As we continue our examination of “The Prologue” (Chs. 1-3), the scene shifts dramatically from earth to heaven. The curtain is pulled back as it were and we listen in on a conversation between God and Satan!

II. A Celestial Challenge (1:6-12)

God’s messengers, spirit beings called angels, report to the Lord and He singles out Satan for a challenge. Asking him, “Where have you come from?”, God requires the devil to give an accounting of his activities. Satan’s response is: “From roaming throughout the earth, going back and forth in it.” (v. 7). We are reminded of Peter’s declaration of the devil that we are to “be alert and of sober mind [because our] enemy the devil prowls around like a roaring lion looking for someone to devour.” (I Peter 5:8).

Ours is no stationary adversary. He roams, he prowls, he’s looking for his next meal! Amazingly the Lord does not say to Satan, “Stop it! Stop your roaming!” No, the Lord issues a challenge to the devil: “Have you considered my servant Job? There is no one on earth like him; he is blameless and upright, a man who fears God and shuns evil.” (v. 8).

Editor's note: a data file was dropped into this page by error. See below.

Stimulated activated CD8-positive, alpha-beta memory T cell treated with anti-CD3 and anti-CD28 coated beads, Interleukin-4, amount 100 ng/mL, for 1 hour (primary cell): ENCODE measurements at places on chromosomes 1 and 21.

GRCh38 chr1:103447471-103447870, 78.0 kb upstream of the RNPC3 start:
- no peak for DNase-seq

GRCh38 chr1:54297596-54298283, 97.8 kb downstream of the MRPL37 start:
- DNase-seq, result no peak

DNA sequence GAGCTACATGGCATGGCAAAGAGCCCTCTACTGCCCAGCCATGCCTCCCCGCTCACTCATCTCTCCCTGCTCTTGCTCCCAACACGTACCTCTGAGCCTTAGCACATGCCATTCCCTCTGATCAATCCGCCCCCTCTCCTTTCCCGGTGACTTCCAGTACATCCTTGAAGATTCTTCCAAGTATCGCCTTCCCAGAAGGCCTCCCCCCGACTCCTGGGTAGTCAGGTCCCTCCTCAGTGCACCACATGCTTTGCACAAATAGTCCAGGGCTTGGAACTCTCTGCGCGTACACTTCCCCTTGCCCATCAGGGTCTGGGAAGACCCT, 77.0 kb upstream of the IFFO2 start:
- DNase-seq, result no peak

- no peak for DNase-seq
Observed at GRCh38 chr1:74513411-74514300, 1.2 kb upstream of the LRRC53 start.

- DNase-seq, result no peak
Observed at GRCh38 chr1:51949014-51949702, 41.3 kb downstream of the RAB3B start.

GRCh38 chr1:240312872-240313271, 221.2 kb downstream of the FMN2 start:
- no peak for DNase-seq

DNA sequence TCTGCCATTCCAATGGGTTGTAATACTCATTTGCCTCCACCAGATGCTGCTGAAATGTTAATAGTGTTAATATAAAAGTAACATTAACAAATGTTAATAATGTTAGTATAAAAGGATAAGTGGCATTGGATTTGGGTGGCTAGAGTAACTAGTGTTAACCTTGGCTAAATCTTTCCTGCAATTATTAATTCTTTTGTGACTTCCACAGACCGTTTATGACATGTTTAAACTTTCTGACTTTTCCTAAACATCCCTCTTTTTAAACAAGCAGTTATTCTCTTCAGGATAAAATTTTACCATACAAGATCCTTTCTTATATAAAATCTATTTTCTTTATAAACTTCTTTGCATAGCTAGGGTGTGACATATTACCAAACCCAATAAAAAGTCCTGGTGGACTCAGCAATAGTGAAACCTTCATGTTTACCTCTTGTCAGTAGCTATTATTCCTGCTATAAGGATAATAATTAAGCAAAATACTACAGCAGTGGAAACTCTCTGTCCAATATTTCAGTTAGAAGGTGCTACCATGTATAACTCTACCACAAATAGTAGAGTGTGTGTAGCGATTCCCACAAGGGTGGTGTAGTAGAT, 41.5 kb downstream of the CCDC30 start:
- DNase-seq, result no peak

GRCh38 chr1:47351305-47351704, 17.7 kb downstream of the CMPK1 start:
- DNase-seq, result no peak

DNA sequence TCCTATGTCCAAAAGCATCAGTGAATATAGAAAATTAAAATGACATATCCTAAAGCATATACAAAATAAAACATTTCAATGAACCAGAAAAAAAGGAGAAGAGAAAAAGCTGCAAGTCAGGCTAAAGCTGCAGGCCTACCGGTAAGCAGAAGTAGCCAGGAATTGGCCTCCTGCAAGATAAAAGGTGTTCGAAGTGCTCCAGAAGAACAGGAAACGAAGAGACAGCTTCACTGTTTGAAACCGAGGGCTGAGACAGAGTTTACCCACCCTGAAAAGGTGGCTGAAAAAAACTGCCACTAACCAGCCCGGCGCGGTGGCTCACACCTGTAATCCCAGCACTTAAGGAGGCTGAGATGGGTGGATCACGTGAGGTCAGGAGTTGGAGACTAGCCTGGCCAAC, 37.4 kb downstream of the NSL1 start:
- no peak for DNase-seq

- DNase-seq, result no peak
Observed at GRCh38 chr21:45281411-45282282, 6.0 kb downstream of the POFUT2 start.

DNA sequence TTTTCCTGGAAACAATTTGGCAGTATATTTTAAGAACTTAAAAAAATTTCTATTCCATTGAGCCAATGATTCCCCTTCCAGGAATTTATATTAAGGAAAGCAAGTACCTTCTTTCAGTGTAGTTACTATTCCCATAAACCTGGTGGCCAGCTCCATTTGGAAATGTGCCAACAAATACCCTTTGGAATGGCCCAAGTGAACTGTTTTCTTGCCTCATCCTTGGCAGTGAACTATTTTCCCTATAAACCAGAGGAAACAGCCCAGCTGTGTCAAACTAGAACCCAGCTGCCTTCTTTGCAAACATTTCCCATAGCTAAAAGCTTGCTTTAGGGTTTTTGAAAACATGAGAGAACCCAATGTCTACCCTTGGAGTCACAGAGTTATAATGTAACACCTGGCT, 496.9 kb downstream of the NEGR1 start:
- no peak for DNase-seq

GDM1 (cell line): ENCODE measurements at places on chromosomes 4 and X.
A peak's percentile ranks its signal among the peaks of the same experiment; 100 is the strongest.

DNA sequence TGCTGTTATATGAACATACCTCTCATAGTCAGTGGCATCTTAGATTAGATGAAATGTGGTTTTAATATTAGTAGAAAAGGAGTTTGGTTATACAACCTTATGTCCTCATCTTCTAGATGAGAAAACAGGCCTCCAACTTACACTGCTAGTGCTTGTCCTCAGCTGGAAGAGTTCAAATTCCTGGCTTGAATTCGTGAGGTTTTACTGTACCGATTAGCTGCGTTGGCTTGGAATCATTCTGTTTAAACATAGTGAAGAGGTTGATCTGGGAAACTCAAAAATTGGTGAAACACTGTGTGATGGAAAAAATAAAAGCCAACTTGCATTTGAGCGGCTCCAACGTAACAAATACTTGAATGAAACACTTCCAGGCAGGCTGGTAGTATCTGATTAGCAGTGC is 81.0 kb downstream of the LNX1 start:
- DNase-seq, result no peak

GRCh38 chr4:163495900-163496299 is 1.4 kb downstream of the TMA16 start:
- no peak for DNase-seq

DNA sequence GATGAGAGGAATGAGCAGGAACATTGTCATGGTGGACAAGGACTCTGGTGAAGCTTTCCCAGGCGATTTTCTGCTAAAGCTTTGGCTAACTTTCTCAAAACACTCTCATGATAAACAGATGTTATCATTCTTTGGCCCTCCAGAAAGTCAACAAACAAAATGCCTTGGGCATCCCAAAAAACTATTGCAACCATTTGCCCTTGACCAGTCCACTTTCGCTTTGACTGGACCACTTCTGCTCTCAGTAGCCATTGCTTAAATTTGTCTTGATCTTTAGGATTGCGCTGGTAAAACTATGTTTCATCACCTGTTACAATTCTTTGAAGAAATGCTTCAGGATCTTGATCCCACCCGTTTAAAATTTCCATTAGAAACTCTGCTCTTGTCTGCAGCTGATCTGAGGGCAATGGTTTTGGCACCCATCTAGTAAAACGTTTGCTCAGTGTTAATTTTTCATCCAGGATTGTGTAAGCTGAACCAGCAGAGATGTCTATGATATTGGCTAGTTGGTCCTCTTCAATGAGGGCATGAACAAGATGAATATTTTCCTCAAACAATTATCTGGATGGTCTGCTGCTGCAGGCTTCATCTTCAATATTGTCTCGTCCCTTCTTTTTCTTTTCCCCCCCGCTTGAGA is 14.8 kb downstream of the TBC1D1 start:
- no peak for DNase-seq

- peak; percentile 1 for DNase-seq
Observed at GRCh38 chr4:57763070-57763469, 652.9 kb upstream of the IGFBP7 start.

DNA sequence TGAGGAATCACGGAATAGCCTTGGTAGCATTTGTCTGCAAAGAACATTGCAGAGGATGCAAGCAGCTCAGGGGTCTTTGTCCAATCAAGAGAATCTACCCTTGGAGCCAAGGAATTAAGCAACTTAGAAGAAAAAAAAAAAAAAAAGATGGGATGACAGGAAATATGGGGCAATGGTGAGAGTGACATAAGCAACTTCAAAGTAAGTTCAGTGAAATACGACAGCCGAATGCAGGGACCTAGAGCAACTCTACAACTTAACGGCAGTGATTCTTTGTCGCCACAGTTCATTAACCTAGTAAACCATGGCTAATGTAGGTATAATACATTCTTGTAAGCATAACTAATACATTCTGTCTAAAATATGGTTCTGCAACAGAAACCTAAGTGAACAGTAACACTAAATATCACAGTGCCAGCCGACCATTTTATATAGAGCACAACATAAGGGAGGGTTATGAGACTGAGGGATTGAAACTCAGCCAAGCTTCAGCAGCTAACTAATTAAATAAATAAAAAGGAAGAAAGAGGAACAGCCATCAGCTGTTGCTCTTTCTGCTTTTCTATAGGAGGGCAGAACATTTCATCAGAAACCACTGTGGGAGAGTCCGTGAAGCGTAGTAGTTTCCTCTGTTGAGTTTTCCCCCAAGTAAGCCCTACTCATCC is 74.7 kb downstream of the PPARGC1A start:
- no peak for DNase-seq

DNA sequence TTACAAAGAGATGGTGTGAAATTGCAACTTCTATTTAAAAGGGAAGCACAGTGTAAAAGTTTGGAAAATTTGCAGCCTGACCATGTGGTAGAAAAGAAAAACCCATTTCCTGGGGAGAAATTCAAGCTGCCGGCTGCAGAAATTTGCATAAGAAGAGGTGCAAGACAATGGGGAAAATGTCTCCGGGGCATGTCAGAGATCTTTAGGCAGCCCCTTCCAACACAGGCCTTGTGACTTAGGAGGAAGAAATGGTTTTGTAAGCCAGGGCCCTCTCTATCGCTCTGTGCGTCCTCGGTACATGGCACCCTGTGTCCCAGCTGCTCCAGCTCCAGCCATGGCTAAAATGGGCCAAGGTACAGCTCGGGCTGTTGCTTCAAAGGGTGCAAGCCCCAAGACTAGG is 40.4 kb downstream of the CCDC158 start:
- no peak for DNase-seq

What an endorsement of Job’s character! These words are the same as those which introduced the book, that Job was “blameless and upright; he feared God and shunned evil.” (v. 1). Again we are reminded that whatever calamities eventually come Job’s way, they are not punishment for his sins.

But Satan does not cower in the presence of the Almighty. His retort to God is: “Does Job fear God for nothing?” (v. 9). He explains Job’s godliness by a kind of quid pro quo argument (something for something else). “Have you not put a hedge around him and his household and everything he has? You have blessed the work of his hands, so that his flocks and herds are spread throughout the land.” (v. 10).

This demonic accusation — that Job’s loyalty is conditional upon God’s blessing — evilly focuses upon God’s goodness toward His servant. God’s “hedge” has provided protection for Job, his family, and his many possessions. God’s blessing has been the bribe God used to keep Job loyal and godly.